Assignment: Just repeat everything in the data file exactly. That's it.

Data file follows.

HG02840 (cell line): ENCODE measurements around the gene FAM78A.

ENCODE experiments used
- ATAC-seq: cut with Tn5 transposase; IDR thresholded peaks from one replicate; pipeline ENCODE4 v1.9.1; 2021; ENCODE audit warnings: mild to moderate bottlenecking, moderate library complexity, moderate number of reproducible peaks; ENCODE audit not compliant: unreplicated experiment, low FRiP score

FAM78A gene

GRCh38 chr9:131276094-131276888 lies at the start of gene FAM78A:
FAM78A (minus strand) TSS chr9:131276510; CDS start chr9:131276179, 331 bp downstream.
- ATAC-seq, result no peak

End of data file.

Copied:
HG02840 (cell line): ENCODE measurements around the gene FAM78A.

ENCODE experiments used
- ATAC-seq: cut with Tn5 transposase; IDR thresholded peaks from one replicate; pipeline ENCODE4 v1.9.1; 2021; ENCODE audit warnings: mild to moderate bottlenecking, moderate library complexity, moderate number of reproducible peaks; ENCODE audit not compliant: unreplicated experiment, low FRiP score

FAM78A gene

GRCh38 chr9:131276094-131276888 lies at the start of gene FAM78A:
FAM78A (minus strand) TSS chr9:131276510; CDS start chr9:131276179, 331 bp downstream.
- ATAC-seq, result no peak